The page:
May is motorcycle safety awareness month. Throughout the month, the Office of Safety and Environmental Health will provide motorcycle safety related information in an effort to increase awareness and lower mishap rates among Coast Guard riders.
Written by Dale Wisnieski
Motorcycle Safety training – More than just a requirement
Commandant policy requires all Coast Guard riders to take motorcycle safety training. Training is required prior to riding your motorcycle, regardless of whether you intend to ride on base, and refresher training is required every five years. While many riders have embraced the policy, older more experienced riders have pushed back and are reluctant to be in compliance.
Motorcycle safety training policy was not implemented to make riding in the military difficult. You may not be aware, but the number one cause of fatalities for Coast Guard personnel is motor vehicle and motorcycle mishaps.
The policy was implemented because we want to give our riders the knowledge and skills necessary to be a safer rider.
Regardless of what policy is in place, I want to concentrate this week’s blog on why riders should focus on the benefits of training vice meeting a requirement.
Coast Guard operations require members to become proficient in their craft. Every member starts his or her careers in a training environment. Although showing up to boot camp and getting yelled at is not what I call fun training, it is part of the training process.
I once worked for a U.S. Navy admiral who compared motorcycle training for flight training. You don’t become a proficient pilot by just going through flight school. Proficiency comes in the form of training and operations. The same can be said for motorcycle riding. To become a proficient rider you need the skills necessary to manage your risks. Motorcycle safety training can provide that.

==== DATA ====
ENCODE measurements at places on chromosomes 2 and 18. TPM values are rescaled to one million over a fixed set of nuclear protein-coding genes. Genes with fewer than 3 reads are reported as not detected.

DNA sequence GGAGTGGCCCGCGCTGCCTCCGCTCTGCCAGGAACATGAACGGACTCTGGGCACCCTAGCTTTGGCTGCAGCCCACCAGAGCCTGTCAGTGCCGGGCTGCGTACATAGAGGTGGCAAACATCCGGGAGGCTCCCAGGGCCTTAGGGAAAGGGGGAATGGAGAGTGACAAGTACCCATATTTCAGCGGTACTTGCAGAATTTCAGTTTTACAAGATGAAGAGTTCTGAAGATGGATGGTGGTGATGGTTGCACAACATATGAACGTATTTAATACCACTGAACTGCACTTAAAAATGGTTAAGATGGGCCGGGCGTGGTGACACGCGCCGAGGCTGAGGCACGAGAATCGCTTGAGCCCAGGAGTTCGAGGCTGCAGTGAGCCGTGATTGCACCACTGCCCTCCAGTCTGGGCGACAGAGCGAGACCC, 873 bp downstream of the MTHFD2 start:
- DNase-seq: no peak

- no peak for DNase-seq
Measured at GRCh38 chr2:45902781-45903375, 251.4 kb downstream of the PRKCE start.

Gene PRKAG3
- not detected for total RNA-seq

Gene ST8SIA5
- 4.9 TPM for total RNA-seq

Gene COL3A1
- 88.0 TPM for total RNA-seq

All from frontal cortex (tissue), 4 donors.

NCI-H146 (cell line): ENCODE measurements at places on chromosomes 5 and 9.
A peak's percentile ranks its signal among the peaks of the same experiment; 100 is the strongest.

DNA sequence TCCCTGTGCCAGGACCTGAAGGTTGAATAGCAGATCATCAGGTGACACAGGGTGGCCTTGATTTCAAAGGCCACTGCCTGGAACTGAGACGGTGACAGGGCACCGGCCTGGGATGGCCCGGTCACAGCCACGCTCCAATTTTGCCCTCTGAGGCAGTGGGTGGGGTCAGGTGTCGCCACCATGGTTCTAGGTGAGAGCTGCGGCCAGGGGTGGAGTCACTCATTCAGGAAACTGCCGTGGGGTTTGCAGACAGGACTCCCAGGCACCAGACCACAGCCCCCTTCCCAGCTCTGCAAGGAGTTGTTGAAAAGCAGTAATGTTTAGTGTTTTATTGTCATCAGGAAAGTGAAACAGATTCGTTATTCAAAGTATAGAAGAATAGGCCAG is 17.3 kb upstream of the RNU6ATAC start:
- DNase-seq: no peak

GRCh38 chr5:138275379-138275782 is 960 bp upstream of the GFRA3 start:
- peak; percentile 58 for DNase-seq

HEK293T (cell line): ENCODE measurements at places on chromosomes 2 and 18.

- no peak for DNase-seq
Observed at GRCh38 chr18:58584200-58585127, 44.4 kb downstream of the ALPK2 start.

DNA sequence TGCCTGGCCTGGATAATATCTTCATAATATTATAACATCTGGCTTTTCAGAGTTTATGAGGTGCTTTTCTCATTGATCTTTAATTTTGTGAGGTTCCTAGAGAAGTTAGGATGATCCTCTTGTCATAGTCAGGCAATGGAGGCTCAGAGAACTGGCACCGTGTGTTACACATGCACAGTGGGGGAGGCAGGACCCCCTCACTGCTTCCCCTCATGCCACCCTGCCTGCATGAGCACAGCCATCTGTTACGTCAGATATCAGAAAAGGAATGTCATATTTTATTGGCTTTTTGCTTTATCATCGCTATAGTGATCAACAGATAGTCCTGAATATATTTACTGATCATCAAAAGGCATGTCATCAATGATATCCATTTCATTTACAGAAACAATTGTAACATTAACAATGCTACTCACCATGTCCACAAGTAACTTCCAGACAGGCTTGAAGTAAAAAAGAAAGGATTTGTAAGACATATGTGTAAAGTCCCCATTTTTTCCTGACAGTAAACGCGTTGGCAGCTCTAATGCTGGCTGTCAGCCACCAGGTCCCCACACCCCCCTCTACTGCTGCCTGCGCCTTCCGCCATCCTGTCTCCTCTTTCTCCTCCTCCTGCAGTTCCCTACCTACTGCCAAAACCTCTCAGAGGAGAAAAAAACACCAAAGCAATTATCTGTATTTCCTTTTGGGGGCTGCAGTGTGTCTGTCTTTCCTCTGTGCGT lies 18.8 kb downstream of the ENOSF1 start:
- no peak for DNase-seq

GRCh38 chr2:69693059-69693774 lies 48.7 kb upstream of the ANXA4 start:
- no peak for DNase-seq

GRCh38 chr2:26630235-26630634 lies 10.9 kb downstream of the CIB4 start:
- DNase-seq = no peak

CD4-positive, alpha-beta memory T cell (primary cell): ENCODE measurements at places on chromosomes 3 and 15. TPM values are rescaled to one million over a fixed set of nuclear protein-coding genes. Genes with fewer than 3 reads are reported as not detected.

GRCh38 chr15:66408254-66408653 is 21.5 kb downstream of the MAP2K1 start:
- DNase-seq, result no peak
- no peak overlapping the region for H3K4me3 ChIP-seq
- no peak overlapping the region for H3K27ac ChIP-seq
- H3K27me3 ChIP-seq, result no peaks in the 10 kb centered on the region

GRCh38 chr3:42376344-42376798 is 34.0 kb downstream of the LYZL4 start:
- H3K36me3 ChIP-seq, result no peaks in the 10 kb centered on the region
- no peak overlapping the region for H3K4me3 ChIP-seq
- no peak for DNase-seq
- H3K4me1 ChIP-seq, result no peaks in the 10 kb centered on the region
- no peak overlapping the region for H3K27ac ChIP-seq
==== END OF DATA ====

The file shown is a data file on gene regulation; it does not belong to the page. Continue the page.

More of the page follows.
What do you think motorcycle safety training can do for you? Think about that question for a second. Do you believe that your skills are so proficient that there is no level of training that can increase your skill level? The answer should be no. Regardless of how long you have been riding, or the type of motorcycle you ride, there is training that can take you to the next level.
Motorcycle safety training has evolved over the years. In the early stages, training focused on introductory level information and skills. Over the past eight years, training has turned to focus on the decision making process while riding. Skill based training is great and needed; however, making poor decisions while riding is what is killing riders.
Basic and intermediate motorcycle training are not the only training available. Track schools, and police motorcycle training for civilians are courses that can provide more technical skills. Don’t look at track schools as only for sport bike riders. Many of the skills used on sport bikes can be used on cruisers and touring models. While many of these courses are centered in certain areas, they are available. Ask your local dealer or go online and search for specialized motorcycle training. You may find a course that is closer than you think.
I frequently get asked the following questions:
What training meets the training requirement outlined in COMDT M5100.47A Chapter 16?
Any on-motorcycle training that provides a certificate of completion can satisfy the requirement. Online training does not satisfy the policy requirement.
Is the motorcycle safety training reimbursement still available and what courses qualify for reimbursement?
Yes. The Coast Guard will only reimburse for basic (level 1) and intermediate (level 2) training offered through a state sponsored motorcycle safety program. Basic and intermediate training offered through Harley Davidson or a private provider is reimbursable as long as the training you take is approved by the state in which you live.
Recently I have been seeing motorcycle safety reimbursement claims that are being completed by command admin staff or members supervisors. The claim form (SF1164) needs to be completed and signed by the member. No other command signatures are required.
Information regarding the reimbursement program can be found on the Coast Guard’s motor vehicle safety webpage.
Motorcycle safety training begins to establish the confidence needed to navigate America’s streets and highways. Take advantage of every training opportunity presented.
Motorcycle safety training is more than a policy requirement – it can save your life.
If you would like to get involved or need additional information on improving you unit’s motorcycle safety program, please contact Dale A. Wisnieski via email or at 202-475-5206.